being discussed again today. I want high yields as much as anyone, but what about quality, and what about profit? Shouldn't we be discussing high profit soybeans?
The easiest way to increase profit is to increase yield more than it costs to produce that yield. At what point does cost overtake the yield increase?
Personally, I have never raised a good crop that didn't make a profit. That's probably just the frugalness bred and cultivated in me. Dad and grandpa never had excess money to produce yield and I never have either.
One critical point is that it takes 5 to 6 lbs of nitrogen to produce a bushel of soybeans. On 100 bushel yield, that is 500 lbs of nitrogen. How do I get that much nitrogen without killing the beans?
I have been interested in inoculation all my life because I was taught its value as a child. We always inoculated legumes in order to encourage them to produce all the free nitrogen from our nitrogen laden atmosphere as possible. Big, healthy pink to reddish nodules is my goal in every legume I raise. Inoculation always paid for me but can it produce 5-6 lbs of nitrogen per bushel?
NO. I must build a soil environment where nodules abound and it takes a lot of atmospheric air in the soil to do that. That means a very healthy soil is necessary for high yields. That takes time and that takes money. I don't think we are going to get there the way we produce soybeans today. Not every farmer inoculates and even less apply enough food to their soybeans.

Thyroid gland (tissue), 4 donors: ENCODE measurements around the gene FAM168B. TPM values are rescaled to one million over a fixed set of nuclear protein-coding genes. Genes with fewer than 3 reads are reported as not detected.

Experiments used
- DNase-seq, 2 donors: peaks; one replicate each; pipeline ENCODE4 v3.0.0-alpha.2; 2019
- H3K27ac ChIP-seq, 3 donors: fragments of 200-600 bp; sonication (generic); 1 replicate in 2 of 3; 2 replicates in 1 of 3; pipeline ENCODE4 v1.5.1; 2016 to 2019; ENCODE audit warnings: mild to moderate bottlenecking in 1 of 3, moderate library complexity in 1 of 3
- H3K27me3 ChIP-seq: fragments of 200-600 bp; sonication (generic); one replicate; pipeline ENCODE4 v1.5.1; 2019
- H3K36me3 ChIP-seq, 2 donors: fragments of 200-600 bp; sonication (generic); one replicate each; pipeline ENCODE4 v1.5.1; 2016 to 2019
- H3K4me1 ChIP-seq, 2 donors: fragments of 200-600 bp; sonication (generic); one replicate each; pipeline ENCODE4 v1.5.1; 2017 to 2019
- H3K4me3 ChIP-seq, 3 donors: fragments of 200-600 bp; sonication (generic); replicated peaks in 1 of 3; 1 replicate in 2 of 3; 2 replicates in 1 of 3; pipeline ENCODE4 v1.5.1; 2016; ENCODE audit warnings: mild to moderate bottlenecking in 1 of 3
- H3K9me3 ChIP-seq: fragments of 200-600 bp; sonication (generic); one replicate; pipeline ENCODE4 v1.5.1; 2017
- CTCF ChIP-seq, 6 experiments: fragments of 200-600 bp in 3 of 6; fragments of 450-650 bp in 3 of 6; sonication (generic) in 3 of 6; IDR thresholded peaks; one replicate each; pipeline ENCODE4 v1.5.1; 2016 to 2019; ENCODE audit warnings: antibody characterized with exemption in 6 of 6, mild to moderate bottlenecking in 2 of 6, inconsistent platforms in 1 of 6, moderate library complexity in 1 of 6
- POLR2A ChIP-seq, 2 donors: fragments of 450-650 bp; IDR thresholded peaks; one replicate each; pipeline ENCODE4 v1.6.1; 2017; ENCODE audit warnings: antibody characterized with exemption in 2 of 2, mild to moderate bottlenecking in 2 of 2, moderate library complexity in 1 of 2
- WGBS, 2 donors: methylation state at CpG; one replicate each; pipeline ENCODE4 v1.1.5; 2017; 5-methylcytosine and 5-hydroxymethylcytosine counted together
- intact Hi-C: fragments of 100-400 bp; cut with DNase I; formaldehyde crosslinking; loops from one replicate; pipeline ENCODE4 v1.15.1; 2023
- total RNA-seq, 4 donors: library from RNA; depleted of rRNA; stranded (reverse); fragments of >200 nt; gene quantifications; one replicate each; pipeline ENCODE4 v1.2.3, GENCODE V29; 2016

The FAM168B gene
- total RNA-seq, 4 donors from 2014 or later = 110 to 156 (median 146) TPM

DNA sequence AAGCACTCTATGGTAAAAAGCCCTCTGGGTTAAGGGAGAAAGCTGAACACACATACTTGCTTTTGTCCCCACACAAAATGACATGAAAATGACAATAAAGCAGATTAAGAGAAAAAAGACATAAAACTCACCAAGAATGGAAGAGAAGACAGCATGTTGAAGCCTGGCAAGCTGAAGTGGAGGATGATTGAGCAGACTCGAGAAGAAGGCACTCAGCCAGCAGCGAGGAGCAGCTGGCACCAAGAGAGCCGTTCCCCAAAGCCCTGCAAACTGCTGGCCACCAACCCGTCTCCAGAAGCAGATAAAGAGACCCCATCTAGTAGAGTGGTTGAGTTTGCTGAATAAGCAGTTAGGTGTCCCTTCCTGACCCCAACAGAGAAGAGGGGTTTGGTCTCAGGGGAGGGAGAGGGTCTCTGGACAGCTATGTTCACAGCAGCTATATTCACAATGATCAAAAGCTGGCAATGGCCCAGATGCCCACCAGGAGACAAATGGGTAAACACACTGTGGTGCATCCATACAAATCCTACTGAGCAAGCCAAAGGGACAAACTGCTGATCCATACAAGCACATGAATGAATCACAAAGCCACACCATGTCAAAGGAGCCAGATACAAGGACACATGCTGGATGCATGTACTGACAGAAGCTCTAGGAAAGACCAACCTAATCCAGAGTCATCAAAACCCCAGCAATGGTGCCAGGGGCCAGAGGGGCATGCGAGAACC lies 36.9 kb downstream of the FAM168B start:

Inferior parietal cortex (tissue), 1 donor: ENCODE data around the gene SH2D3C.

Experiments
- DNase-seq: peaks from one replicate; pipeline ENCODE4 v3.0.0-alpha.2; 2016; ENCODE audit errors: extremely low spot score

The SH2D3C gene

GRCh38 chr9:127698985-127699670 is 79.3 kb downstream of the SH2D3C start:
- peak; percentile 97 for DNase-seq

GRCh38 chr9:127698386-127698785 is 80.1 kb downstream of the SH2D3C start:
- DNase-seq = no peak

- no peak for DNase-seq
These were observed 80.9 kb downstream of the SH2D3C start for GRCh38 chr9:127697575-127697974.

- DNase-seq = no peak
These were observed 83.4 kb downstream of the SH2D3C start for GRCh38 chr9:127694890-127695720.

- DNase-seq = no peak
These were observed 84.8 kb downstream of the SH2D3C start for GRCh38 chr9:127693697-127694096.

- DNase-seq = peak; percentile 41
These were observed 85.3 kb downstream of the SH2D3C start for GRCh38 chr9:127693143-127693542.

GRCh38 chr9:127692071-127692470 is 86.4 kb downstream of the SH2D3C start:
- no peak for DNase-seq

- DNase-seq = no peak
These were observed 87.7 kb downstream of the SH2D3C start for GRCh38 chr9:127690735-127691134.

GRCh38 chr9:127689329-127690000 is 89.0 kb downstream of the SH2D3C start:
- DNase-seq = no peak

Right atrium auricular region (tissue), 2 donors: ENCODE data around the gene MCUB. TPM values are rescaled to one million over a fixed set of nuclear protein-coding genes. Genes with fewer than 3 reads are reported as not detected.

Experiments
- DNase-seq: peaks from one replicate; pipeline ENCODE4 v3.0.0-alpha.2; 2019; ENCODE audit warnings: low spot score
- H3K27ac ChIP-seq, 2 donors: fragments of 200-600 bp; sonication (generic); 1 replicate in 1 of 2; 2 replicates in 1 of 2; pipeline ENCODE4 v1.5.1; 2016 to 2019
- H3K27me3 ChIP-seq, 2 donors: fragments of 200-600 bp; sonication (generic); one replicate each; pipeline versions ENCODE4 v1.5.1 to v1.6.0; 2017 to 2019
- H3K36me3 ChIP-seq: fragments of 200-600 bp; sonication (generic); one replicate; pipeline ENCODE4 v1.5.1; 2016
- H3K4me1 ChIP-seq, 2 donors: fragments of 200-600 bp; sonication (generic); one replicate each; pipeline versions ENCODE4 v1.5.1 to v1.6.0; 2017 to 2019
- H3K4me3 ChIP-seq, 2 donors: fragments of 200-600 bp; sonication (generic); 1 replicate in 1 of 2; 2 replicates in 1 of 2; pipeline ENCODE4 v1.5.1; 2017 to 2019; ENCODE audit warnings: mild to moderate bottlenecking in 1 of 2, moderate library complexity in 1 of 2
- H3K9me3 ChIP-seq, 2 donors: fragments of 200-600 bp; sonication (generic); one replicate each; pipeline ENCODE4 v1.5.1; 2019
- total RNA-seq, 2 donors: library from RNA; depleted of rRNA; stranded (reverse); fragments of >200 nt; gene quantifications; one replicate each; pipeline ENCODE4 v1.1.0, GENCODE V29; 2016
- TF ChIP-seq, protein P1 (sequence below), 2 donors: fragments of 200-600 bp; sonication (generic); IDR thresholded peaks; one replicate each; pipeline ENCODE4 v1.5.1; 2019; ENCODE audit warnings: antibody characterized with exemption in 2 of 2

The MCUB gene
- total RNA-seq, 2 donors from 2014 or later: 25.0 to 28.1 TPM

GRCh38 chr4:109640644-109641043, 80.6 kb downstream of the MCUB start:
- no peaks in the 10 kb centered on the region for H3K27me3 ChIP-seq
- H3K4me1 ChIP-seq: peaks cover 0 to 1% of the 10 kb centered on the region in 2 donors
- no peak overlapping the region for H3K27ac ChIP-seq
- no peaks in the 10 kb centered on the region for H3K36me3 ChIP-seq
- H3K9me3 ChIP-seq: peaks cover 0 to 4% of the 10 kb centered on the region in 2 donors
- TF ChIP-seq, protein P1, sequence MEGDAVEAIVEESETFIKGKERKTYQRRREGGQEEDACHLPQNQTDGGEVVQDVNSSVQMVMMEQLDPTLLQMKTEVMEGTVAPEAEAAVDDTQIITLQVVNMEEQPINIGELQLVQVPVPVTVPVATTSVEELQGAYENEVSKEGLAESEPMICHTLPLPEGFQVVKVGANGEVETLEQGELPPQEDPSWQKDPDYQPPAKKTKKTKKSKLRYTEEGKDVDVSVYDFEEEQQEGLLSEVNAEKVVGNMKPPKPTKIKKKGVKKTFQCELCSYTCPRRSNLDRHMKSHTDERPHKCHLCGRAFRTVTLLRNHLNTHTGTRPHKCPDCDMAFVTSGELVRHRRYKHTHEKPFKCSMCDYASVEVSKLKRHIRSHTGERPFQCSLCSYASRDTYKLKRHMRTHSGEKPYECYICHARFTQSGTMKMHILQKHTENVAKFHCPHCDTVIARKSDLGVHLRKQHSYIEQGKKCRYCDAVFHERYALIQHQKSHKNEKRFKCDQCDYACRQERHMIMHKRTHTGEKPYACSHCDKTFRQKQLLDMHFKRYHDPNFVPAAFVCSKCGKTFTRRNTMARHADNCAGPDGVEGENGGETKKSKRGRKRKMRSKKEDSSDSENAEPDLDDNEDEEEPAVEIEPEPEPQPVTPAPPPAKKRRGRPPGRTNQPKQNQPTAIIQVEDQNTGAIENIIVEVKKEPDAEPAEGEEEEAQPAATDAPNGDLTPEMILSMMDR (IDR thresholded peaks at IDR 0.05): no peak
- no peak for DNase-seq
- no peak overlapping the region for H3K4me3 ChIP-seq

Our country is built around the principles of 40 bushel beans and 160 bushel corn. Now we hit some hard weather years and we can't even hit those averages nationally. I can't follow the crowd on this one, I must think outside the box and be in the upper third of production while keeping costs profitable.
So how do you produce more profitable, higher yielding beans this year? First, apply a half a ton of gypsum and be sure you have your pH in the upper 6's, 7.0 is not too high. Apply calcium nitrate beside the row at planting to maximize nitrogen production in the crop. 100 lbs of AMS provides a nice environment for my microbes to be ready to feed my crop.
Plant a grass cover ahead of the beans. This cover helps control weeds and provides nutrient to the new crop as it dies and the new crop emerges. Control the weeds. Add a little foliar nitrogen with whatever else your crop needs throughout the season. Remember there are 17 known nutrients and we tend to over nitrate our crops and underfeed everything else.
Inoculate. This year we are treating our seed with fungicide, insecticide, rhizobia and trichoderma. We will add more rhizobia and trichoderma to the seed box. Soil bacterial cell counts are record low across the US this year after the stresses of last year.
I am doing these simple things and my goal for net profit is $400 per acre. I have done this before and can do it again this year.
If I can't do this, don't call me a farmer.